Gramespacher, J.A.; Burton, A.J.; Guerra, L.F.; Muir, T.W. “Proximity Induced Splicing Utilizing Caged Split Inteins.” J. Am. Chem. Soc. 2019. 141, 35, 13708-13712. doi: 10.1021/jacs.9b05721

Thompson, R.E.; Stevens, A. J.; Muir, T.W. “Protein engineering through tandem transamidation.” Nature Chemistry. 2019. 11, 737-749. doi: 10.1038/s41557-019-0281-2

 

Agr

Bacteria communicate through small-molecule signals. A commensal pathogen, Staphylococcus aureus, secretes a peptide pheromone, AIP, which acts as an extracellular indicator of the population density and coordinates its virulence response. Production and sensing of AIP involves four Agr (accessory gene regulator) proteins. The Muir lab uses highly purified recombinant or synthetic components to reconstitute these processes and to investigate how each Agr protein carries out its function at the molecular level.

Schematic representation of the S. aureus quorum sensing pathway.

Some recent papers:

Xie, Q.; Zhao, A.; Jeffrey, P.D.; Kim, M.K.; Bassler, B.L.; Stone, H.A.; Novick, R.P.; Muir, T.W. “Identification of a Molecular Latch that Regulates Staphylococcal Virulence.” Cell Chem Biol. 2019, 26, 1-11. doi: 10.1016/j.chembiol.2019.01.006

Wang B, Zhao A, Xie Q, Olinares PD, Chait BT, Novick RP, Muir TW. Functional Plasticity of the AgrC Receptor Histidine Kinase Required for Staphylococcal Virulence. Cell Chem Biol. 2017 Jan 19;24(1):76-86. doi: 10.1016/j.chembiol.2016.12.008.

Research Areas
Chemical Biology
Honors

Election to the American Academy of Arts and Sciences (2020)

Emil Thomas Kaiser Award, The Protein Society (2017)

Winner of the Breslow Award in Biomimetic Chemistry from the American Chemical Society (2016)

Fellow of The Royal Society of Edinburgh (2013)

Arthur C. Cope Scholar Award, American Chemical Society (2013)

Elected Fellow of the Royal Society of Chemistry (2012)

Jeremy Knowles Award, Royal Society of Chemistry (2012)

MERIT Award, US National Institutes of Health (2012)

Vincent du Vigneaud Award in Peptide Chemistry, American Peptide Society (2008)

Fellow of the American Association for the Advancement of Science (2007)

Kavli Fellow, U.S. National Academy of Sciences (2007)

Leonidas Zervas Award from The European Peptide Society (2002)

Alfred P. Sloan Research Fellow (2000)

Pew Scholar in the Biomedical Sciences (1998)

Selected Recent Publications

Dao, H.T.; Dul, B.E.; Dann, G.P.; Liszczak, G.P.; Muir, T.W. “A basic motif anchoring ISWI to nucleosome acidic patch regulates nucleosome spacing.” Nat. Chem. Biol. 2020. 16, 134-142. doi: 10.1038/s41589-019-0413-4

Thompson, R.E.; Muir, T.W. “Chemoenzymatic Semisynthesis of Proteins.” Chem. Rev. 2020. doi: 10.1021/acs.chemrev.9b00450

Valencia, A.M.; Collings, C.K.; Dao, H.T.; St. Pierre, R.; Cheng, Y.-C.; Huang, J.; Sun, Z.-Y.; Seo, H.-S.; Mashtalir, Nazar; Comstock, D.E.; Bolonduro, O.; Vangos, N.E.; Yeoh, Z.C.; Dornan, M.K.; Hermawan, C.; Barrett, L.; Dhe-Paganon, S.; Woolf, C.J.; Muir, T.W.; Kadoch, C. “Recurrent SMARCB1 Mutations Reveal a Nucleosome Acidic Patch Interaction Site That Potentiates mSWI/SNF Complex Chromatin Remodeling.” Cell. 2019. 179, 1342–1356. doi: 10.1016/j.cell.2019.10.044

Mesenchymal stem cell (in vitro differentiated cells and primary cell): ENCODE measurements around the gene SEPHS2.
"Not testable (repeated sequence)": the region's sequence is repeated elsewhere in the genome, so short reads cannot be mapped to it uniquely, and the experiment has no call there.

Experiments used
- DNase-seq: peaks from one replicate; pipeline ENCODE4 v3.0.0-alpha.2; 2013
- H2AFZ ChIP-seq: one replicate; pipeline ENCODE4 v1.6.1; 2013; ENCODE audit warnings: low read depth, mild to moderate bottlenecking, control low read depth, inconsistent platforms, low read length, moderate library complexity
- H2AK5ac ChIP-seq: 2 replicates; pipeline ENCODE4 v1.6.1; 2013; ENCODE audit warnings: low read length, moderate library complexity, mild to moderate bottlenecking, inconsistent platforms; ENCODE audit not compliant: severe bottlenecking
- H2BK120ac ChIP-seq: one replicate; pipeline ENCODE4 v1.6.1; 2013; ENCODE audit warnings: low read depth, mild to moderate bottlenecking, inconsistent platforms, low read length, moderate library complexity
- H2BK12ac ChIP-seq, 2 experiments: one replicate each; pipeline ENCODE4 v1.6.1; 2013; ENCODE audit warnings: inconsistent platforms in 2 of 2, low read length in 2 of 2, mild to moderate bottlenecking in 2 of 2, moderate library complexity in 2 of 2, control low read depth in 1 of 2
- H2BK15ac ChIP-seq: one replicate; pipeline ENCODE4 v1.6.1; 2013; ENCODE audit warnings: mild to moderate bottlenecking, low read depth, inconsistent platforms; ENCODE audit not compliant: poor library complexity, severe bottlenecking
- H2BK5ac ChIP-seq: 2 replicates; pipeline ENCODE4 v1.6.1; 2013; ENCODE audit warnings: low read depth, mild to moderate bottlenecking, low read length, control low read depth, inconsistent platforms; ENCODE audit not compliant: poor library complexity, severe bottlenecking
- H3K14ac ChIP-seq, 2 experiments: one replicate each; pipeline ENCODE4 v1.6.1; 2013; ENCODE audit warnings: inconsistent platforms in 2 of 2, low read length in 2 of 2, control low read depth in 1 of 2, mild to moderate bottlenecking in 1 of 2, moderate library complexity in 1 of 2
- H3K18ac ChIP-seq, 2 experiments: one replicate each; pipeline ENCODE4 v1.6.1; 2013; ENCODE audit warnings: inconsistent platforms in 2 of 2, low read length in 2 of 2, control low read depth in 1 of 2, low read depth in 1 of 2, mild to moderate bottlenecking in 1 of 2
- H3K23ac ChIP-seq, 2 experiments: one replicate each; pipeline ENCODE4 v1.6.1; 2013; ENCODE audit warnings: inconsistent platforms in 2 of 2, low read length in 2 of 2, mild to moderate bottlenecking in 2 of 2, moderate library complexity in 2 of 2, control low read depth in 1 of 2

Diehl, K.L.; Ge, E.J.; Weinberg, D.N.; Jani, K.S.; Allis, C.D.; Muir, T.W. “PRC2 engages a bivalent H3K27M-H3K27me3 dinucleosome inhibitor.” PNAS. 2019. 116, 44, 22152-22157. doi: 10.1073/pnas.1911775116

Ge, E.J.; Jani, K.S.; Diehl, K.L.; Muller, M.M.; Muir, T.W. “Nucleation and Propagation of Heterochromatin by the Histone Methyltransferase PRC2: Geometric Constraints and Impact of the Regulatory Subunit JARID2.” J. Am. Chem. Soc. 2019. 141, 38, 15029-15039. doi: 10.1021/jacs.9b02321

Gramespacher, J.A.; Burton, A.J.; Guerra, L.F.; Muir, T.W. “Proximity Induced Splicing Utilizing Caged Split Inteins.” J. Am. Chem. Soc. 2019. 141, 35, 13708-13712. doi: 10.1021/jacs.9b05721

Thompson, R.E.; Stevens, A. J.; Muir, T.W. “Protein engineering through tandem transamidation.” Nature Chemistry. 2019. 11, 737-749. doi: 10.1038/s41557-019-0281-2

Beh, L.Y.; Debelouchina, G.T.; Clay, D.M.; Thompson, R.E.; Lindblad, K.A.; Hutton, E.R.; Bracht, J.R.; Sebra, R.P.; Muir, T.W.; Landweber, L.F. “Identification of a DNA N6-Adenine Methyltransferase Complex and Its Impact on Chromatin Organization.” Cell. 2019. 177, 1781–1796 doi: 10.1016/j.cell.2019.04.028

Jani, K.S.; Jain, S.U.; Ge, E.J.; Diehl, K.L.; Lundgren, S.M.; Müller, M.M.; Lewis, P.W.; Muir, T.W. “Histone H3 tail binds a unique sensing pocket in EZH2 to activate the PRC2 methyltransferase.” PNAS. 2019, 116 (17), 8295-8300. doi: 10.1073/pnas.1819029116

Nacev, B.A.; Feng, L; Bagert, J.D.; Lemiesz, A.E; Gao, J.J.; Soshnev, A.A.; Kundra, R.; Schultz, N; Muir, T.W.; Allis, C.D. “The expanding landscape of ‘oncohistone’ mutations in human cancers.” Nature. 2019, 567, 473-478. doi: 10.1038/s41586-019-1038-1

Farrelly, L.A.; Thompson, R.E.; Zhao, S.; Lepack, A.E.; Lyu, Y.; Bhanu, N.V.; Zhang, B.; Loh, Y.E.; Ramakrishnan, A.; Vadodaria, K.C.; Heard, K.J.; Erikson, G.; Nakadai, T.; Bastle, R.M.; Lukasak, B.J.; Zebroski, H. 3rd; Alenina, N.; Bader, M.; Berton, O.; Roeder, R.G.; Molina, H.; Gage, F.H.; Shen, L.; Garcia, B.A.; Li, H.; Muir, T.W.; Maze, I. “Histone serotonylation is a permissive modification that enhances TFIID binding to H3K4me3.” Nature. 2019, 567, 535-539. doi: 10.1038/s41586-019-1024-7

Xie, Q.; Zhao, A.; Jeffrey, P.D.; Kim, M.K.; Bassler, B.L.; Stone, H.A.; Novick, R.P.; Muir, T.W. “Identification of a Molecular Latch that Regulates Staphylococcal Virulence.” Cell Chem Biol. 2019, 26, 1-11. doi: 10.1016/j.chembiol.2019.01.006

Liszczak, G. and Muir, T.W. “Nucleic Acid-Barcoding Technologies: Converting DNA Sequencing into a Broad-Spectrum Molecular Counter.” Angew Chem Int Ed. 2019, 58, 2-21. doi: 10.1002/anie.201808956